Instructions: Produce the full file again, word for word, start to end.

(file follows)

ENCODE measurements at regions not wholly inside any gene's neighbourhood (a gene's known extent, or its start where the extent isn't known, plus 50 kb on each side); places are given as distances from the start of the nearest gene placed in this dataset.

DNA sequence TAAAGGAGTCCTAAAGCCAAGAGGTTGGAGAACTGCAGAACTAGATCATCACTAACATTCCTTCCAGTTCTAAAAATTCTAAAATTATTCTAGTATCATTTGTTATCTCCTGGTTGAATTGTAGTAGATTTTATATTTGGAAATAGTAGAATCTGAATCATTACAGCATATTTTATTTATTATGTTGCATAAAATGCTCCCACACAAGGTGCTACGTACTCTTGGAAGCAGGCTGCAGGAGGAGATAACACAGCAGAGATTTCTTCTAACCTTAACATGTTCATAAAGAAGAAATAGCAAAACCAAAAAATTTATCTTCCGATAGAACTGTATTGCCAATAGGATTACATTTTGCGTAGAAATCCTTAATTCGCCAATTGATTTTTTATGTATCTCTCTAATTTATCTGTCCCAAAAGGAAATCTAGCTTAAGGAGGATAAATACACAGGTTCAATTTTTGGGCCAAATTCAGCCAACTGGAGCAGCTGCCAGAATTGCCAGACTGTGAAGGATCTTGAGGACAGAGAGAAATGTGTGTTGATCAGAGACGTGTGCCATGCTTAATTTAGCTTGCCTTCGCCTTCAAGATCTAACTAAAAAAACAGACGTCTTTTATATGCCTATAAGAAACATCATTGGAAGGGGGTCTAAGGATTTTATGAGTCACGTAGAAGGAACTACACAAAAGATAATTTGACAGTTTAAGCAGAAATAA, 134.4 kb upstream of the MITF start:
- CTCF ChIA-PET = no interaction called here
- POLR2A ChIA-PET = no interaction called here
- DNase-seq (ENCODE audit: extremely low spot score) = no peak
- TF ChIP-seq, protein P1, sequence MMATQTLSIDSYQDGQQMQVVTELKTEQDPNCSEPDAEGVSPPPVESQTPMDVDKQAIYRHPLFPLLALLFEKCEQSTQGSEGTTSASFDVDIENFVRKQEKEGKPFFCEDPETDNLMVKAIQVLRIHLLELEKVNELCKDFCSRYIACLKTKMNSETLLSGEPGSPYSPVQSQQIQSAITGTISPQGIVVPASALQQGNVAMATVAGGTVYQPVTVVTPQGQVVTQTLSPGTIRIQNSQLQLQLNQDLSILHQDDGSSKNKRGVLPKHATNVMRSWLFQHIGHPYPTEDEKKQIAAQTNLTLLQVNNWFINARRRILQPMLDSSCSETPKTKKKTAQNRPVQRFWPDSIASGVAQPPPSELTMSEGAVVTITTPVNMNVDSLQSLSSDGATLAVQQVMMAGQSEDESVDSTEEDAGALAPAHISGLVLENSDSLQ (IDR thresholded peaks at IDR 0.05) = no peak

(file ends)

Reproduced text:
ENCODE measurements at regions not wholly inside any gene's neighbourhood (a gene's known extent, or its start where the extent isn't known, plus 50 kb on each side); places are given as distances from the start of the nearest gene placed in this dataset.

DNA sequence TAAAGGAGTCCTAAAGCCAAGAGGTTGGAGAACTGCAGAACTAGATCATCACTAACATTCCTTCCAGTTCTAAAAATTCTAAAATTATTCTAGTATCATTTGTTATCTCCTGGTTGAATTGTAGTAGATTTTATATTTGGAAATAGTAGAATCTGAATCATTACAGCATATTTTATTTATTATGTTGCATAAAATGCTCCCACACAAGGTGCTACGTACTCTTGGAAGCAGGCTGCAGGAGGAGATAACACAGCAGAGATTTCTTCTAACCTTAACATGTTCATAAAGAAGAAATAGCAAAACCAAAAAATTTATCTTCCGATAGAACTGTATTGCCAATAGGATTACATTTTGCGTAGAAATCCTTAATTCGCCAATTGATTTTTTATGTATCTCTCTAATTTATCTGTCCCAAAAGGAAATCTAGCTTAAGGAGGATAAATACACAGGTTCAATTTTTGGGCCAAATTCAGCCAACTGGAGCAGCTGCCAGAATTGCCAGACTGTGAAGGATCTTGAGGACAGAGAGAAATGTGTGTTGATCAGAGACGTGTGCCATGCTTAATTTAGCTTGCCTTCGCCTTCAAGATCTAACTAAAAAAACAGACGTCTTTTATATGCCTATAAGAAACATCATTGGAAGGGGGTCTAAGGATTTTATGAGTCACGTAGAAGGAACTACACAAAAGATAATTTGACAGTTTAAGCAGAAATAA, 134.4 kb upstream of the MITF start:
- CTCF ChIA-PET = no interaction called here
- POLR2A ChIA-PET = no interaction called here
- DNase-seq (ENCODE audit: extremely low spot score) = no peak
- TF ChIP-seq, protein P1, sequence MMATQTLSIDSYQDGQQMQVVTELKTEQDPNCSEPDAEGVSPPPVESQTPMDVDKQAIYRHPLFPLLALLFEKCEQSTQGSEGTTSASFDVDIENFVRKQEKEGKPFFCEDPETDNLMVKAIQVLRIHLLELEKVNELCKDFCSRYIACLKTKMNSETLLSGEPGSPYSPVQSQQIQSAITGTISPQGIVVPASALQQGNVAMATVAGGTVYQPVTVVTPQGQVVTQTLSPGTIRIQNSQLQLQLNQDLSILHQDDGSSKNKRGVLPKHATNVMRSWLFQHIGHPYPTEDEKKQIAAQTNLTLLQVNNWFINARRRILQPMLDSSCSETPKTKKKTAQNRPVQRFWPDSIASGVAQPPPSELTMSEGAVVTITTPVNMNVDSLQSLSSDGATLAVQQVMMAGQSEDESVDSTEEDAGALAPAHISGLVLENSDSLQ (IDR thresholded peaks at IDR 0.05) = no peak